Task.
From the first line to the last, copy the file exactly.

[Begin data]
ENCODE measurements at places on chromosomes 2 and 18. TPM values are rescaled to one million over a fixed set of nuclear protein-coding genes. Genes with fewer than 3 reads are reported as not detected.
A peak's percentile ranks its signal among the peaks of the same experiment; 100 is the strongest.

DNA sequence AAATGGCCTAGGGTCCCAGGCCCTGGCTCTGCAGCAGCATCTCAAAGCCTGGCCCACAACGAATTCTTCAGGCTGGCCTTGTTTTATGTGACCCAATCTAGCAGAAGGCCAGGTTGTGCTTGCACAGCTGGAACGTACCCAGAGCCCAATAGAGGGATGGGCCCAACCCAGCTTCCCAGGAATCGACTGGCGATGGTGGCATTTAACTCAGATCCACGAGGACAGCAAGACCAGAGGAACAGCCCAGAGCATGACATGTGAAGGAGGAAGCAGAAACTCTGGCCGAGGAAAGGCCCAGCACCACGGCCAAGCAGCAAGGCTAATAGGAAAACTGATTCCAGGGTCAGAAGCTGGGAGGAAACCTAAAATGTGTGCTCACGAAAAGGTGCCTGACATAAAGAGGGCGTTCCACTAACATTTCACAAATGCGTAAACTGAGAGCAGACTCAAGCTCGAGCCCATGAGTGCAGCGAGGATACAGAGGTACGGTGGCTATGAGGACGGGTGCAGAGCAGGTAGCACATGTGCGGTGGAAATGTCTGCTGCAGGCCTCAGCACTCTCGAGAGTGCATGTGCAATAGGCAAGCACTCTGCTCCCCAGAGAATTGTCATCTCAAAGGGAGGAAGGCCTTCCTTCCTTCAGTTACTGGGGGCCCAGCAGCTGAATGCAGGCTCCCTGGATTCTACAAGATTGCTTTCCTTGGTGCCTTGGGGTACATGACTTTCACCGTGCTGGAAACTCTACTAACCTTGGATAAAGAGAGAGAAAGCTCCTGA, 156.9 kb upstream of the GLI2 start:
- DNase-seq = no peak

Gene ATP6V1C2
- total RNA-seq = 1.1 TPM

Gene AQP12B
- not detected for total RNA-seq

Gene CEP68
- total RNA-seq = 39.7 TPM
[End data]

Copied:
ENCODE measurements at places on chromosomes 2 and 18. TPM values are rescaled to one million over a fixed set of nuclear protein-coding genes. Genes with fewer than 3 reads are reported as not detected.
A peak's percentile ranks its signal among the peaks of the same experiment; 100 is the strongest.

DNA sequence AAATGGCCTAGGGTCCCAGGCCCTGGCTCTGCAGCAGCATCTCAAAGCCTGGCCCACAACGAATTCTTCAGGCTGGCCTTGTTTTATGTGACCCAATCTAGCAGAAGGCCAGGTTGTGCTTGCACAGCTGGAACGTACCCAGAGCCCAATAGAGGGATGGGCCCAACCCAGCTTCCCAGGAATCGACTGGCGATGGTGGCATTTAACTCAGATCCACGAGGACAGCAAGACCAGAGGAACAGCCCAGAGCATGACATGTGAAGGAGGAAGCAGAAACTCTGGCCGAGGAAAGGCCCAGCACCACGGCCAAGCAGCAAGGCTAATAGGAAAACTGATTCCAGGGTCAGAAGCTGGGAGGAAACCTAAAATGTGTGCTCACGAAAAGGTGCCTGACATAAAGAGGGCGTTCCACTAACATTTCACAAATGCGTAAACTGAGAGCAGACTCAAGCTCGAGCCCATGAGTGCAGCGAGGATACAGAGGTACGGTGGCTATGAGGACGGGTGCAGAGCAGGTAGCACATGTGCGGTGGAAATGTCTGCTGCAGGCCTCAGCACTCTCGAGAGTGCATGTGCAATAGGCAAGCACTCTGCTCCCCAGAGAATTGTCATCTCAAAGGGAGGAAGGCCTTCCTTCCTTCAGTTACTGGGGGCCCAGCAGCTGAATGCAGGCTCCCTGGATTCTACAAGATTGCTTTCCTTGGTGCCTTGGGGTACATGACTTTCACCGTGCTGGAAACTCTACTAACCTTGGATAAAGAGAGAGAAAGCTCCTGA, 156.9 kb upstream of the GLI2 start:
- DNase-seq = no peak

Gene ATP6V1C2
- total RNA-seq = 1.1 TPM

Gene AQP12B
- not detected for total RNA-seq

Gene CEP68
- total RNA-seq = 39.7 TPM